Re: Debian desktop -situation, proposals for discussion and change. Users point of view.
On 17-May-07, 06:23 (CDT), "Mgr. Peter Tuharsky" <firstname.lastname@example.org> wrote:
> I think the LSB-compliance and reasonably short (or reasonably long)
> release cycle are inevitable goals. The sooner achieved (naturally), the
You know, Debian has been discussing how to speed up releases while
supporting many architectures and still maintaining our strong
reputation for a technically solid and stable system for oh, about 10
years now. Lots and lots of people have worked on this. We've gotten
better. Not perfect, by any means, but not bad. In particular, we've
tried to balance the needs of a variety of users, which means that many
users are not going to be perfectly satisfied.
Some people have seen one of our weaknesses (up-to-date desktop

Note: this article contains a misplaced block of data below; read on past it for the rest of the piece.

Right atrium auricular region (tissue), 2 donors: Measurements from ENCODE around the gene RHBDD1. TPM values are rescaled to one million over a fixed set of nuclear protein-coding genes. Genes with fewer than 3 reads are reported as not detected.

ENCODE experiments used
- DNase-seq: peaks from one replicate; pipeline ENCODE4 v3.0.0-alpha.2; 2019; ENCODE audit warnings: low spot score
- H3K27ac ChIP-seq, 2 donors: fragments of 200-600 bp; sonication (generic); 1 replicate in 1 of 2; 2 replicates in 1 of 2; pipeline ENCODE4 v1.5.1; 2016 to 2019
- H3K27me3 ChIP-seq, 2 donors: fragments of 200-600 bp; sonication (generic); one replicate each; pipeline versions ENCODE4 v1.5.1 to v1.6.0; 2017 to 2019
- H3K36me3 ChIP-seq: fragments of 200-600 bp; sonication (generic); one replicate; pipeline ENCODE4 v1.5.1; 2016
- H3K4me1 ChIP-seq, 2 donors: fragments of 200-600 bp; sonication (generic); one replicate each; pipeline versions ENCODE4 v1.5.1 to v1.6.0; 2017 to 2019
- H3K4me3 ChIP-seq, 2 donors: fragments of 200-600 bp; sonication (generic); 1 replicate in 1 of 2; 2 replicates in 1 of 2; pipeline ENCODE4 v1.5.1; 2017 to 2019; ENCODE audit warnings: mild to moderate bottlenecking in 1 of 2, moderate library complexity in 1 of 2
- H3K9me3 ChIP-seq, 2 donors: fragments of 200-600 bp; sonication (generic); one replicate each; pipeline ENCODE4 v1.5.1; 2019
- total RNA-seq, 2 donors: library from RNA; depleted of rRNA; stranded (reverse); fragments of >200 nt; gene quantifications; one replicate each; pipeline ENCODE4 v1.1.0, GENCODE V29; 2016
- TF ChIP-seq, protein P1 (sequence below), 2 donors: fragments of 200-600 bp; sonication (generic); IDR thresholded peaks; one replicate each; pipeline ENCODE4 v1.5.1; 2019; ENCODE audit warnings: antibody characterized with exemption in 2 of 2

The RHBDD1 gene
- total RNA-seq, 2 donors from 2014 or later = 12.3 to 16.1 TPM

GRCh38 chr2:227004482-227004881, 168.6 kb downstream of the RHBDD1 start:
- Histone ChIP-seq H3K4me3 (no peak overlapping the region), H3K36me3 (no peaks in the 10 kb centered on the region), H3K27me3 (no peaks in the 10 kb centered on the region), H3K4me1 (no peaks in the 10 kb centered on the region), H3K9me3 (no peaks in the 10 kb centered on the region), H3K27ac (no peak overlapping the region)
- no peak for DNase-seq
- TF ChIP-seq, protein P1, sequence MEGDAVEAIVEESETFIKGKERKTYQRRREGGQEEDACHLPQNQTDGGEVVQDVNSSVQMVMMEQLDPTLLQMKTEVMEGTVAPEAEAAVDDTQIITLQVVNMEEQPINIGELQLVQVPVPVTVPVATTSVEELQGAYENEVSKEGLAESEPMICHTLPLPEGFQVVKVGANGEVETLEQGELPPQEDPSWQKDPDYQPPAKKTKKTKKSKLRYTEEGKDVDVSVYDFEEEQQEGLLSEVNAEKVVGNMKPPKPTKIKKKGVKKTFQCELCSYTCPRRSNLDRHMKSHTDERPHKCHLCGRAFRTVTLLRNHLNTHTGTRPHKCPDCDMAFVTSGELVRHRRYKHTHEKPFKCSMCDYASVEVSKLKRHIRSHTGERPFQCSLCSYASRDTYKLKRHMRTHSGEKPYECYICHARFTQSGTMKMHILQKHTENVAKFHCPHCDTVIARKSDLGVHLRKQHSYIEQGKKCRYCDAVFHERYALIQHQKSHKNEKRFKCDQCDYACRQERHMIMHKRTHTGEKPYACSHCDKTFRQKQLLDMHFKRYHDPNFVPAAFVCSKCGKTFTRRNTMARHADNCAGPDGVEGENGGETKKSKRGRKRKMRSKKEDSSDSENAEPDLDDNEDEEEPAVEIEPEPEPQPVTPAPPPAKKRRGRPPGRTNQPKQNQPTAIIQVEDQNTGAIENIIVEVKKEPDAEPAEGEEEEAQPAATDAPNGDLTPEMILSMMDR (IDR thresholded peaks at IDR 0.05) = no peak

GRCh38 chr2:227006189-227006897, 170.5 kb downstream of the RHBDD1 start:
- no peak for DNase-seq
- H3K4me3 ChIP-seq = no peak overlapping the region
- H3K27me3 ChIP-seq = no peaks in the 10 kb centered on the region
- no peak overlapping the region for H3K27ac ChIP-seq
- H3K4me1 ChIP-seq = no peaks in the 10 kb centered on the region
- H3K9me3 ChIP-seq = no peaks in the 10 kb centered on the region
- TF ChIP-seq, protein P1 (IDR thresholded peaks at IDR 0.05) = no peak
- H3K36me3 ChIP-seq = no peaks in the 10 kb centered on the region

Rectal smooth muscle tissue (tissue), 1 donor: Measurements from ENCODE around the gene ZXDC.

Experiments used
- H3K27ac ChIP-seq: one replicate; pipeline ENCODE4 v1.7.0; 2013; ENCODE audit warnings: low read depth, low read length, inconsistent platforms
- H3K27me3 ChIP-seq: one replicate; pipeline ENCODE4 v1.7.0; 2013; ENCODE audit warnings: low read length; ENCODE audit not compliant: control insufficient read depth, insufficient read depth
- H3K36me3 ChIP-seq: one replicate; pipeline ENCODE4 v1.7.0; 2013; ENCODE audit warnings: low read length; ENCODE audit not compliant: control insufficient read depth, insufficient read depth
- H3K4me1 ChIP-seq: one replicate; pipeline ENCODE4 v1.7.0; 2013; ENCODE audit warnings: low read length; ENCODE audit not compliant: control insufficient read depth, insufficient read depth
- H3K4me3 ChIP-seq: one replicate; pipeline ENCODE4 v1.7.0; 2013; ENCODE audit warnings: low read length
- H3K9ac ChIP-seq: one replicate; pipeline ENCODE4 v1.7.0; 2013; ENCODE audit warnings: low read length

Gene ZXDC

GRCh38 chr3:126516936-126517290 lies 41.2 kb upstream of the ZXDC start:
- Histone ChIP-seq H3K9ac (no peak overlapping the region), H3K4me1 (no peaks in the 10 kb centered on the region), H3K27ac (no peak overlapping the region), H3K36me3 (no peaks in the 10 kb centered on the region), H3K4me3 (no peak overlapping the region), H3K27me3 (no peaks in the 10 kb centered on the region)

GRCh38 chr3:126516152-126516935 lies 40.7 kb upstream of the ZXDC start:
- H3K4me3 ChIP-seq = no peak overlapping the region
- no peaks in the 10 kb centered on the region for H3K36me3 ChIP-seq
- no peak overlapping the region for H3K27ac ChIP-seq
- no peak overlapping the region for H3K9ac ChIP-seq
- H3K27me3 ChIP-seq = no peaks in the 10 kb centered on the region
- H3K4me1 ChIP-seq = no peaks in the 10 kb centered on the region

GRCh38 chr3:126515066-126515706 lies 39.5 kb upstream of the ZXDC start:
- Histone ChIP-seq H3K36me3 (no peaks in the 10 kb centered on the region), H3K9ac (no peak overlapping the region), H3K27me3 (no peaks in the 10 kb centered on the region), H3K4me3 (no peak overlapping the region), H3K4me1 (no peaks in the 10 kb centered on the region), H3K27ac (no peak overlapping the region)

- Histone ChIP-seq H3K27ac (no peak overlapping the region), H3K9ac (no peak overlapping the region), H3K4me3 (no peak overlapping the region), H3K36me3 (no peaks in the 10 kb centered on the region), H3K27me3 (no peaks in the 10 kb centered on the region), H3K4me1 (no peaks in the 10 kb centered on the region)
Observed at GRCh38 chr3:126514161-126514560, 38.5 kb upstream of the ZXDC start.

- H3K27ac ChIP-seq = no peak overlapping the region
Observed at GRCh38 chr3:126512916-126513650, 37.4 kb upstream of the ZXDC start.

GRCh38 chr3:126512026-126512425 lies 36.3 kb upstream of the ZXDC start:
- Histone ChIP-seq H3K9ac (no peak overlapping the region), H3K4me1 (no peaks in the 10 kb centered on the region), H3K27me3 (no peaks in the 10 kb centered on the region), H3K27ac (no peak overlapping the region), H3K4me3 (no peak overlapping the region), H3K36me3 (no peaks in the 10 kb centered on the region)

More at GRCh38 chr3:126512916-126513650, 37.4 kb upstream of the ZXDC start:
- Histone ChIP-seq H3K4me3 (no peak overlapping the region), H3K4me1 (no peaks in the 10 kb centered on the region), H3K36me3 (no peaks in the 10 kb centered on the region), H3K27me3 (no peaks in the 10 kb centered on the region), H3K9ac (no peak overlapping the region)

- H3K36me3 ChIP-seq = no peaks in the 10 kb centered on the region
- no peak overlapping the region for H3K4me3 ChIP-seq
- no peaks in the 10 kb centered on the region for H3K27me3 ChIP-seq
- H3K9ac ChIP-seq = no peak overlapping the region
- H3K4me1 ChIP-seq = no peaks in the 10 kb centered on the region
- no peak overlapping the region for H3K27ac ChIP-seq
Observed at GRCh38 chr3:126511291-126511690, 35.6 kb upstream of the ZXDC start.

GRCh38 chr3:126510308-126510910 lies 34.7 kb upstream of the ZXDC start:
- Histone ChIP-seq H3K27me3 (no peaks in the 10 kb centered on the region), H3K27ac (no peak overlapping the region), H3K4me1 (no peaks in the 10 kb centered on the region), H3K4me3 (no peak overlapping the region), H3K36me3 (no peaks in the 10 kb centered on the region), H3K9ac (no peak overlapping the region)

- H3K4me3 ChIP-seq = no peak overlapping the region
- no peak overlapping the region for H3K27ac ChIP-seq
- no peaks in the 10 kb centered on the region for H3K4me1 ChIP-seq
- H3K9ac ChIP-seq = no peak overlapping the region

software), and built a buisness out of it. I say good for them. Debian
*can't* be all things to all people. Let some other people work on
particular problems. We'll learn from them, and they'll learn from us.
Isn't that one of the points of free software, that we don't have to
> Next thing, quite utopistic one but inevitable in long terms, should be
> the common infrastructure for bug reporting, so that users would report
> bugs easily, and the developers would not need to interchange the bug
> data between users and upstream, but upstream would get them directly
That doesn't work. A lot of upstream authors don't want to hear about
Debian specific bugs. The user doesn't want to (and often can't)
distinguish between Debian and upstream bugs. We make it easy to report
bugs to us, and it's our job to work from there.
The irony is that Bill Gates claims to be making a stable operating
system and Linus Torvalds claims to be trying to take over the
world. -- seen on the net